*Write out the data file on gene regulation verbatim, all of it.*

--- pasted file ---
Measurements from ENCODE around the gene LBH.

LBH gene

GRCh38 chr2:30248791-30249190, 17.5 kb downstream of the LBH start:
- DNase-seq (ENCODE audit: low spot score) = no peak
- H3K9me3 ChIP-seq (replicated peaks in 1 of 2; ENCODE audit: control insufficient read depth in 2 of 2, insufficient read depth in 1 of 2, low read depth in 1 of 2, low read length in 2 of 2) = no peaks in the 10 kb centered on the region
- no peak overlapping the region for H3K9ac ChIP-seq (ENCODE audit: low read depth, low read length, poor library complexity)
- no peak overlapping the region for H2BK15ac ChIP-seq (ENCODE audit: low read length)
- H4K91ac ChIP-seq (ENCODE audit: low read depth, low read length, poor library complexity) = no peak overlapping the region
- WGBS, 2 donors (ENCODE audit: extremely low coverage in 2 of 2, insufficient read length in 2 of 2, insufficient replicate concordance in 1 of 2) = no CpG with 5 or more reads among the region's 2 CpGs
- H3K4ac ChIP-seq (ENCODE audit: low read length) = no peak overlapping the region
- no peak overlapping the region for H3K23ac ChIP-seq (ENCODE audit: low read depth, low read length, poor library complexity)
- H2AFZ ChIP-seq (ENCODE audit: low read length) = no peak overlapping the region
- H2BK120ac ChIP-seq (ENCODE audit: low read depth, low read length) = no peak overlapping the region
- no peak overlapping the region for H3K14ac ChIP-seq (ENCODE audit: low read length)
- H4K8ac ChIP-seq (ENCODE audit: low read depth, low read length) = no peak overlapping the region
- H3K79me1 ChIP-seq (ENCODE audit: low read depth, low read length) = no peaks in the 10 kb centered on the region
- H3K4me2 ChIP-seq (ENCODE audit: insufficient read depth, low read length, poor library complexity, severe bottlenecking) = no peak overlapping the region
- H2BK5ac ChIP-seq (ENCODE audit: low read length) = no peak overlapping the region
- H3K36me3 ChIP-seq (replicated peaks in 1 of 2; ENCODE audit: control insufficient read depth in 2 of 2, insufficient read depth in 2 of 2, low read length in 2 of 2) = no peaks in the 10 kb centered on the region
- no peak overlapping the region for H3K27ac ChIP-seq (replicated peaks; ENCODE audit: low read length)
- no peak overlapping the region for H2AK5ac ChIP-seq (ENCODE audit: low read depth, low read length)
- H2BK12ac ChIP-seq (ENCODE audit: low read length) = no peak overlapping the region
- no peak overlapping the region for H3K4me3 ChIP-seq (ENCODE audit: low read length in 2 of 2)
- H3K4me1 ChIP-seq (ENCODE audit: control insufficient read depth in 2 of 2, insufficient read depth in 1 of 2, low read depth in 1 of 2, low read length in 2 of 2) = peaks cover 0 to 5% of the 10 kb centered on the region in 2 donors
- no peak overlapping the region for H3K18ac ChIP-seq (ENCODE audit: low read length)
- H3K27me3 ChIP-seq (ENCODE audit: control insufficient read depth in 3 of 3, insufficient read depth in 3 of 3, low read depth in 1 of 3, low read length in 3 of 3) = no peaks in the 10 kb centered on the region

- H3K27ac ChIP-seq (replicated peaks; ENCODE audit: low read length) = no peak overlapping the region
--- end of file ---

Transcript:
Measurements from ENCODE around the gene LBH.

LBH gene

GRCh38 chr2:30248791-30249190, 17.5 kb downstream of the LBH start:
- DNase-seq (ENCODE audit: low spot score) = no peak
- H3K9me3 ChIP-seq (replicated peaks in 1 of 2; ENCODE audit: control insufficient read depth in 2 of 2, insufficient read depth in 1 of 2, low read depth in 1 of 2, low read length in 2 of 2) = no peaks in the 10 kb centered on the region
- no peak overlapping the region for H3K9ac ChIP-seq (ENCODE audit: low read depth, low read length, poor library complexity)
- no peak overlapping the region for H2BK15ac ChIP-seq (ENCODE audit: low read length)
- H4K91ac ChIP-seq (ENCODE audit: low read depth, low read length, poor library complexity) = no peak overlapping the region
- WGBS, 2 donors (ENCODE audit: extremely low coverage in 2 of 2, insufficient read length in 2 of 2, insufficient replicate concordance in 1 of 2) = no CpG with 5 or more reads among the region's 2 CpGs
- H3K4ac ChIP-seq (ENCODE audit: low read length) = no peak overlapping the region
- no peak overlapping the region for H3K23ac ChIP-seq (ENCODE audit: low read depth, low read length, poor library complexity)
- H2AFZ ChIP-seq (ENCODE audit: low read length) = no peak overlapping the region
- H2BK120ac ChIP-seq (ENCODE audit: low read depth, low read length) = no peak overlapping the region
- no peak overlapping the region for H3K14ac ChIP-seq (ENCODE audit: low read length)
- H4K8ac ChIP-seq (ENCODE audit: low read depth, low read length) = no peak overlapping the region
- H3K79me1 ChIP-seq (ENCODE audit: low read depth, low read length) = no peaks in the 10 kb centered on the region
- H3K4me2 ChIP-seq (ENCODE audit: insufficient read depth, low read length, poor library complexity, severe bottlenecking) = no peak overlapping the region
- H2BK5ac ChIP-seq (ENCODE audit: low read length) = no peak overlapping the region
- H3K36me3 ChIP-seq (replicated peaks in 1 of 2; ENCODE audit: control insufficient read depth in 2 of 2, insufficient read depth in 2 of 2, low read length in 2 of 2) = no peaks in the 10 kb centered on the region
- no peak overlapping the region for H3K27ac ChIP-seq (replicated peaks; ENCODE audit: low read length)
- no peak overlapping the region for H2AK5ac ChIP-seq (ENCODE audit: low read depth, low read length)
- H2BK12ac ChIP-seq (ENCODE audit: low read length) = no peak overlapping the region
- no peak overlapping the region for H3K4me3 ChIP-seq (ENCODE audit: low read length in 2 of 2)
- H3K4me1 ChIP-seq (ENCODE audit: control insufficient read depth in 2 of 2, insufficient read depth in 1 of 2, low read depth in 1 of 2, low read length in 2 of 2) = peaks cover 0 to 5% of the 10 kb centered on the region in 2 donors
- no peak overlapping the region for H3K18ac ChIP-seq (ENCODE audit: low read length)
- H3K27me3 ChIP-seq (ENCODE audit: control insufficient read depth in 3 of 3, insufficient read depth in 3 of 3, low read depth in 1 of 3, low read length in 3 of 3) = no peaks in the 10 kb centered on the region

- H3K27ac ChIP-seq (replicated peaks; ENCODE audit: low read length) = no peak overlapping the region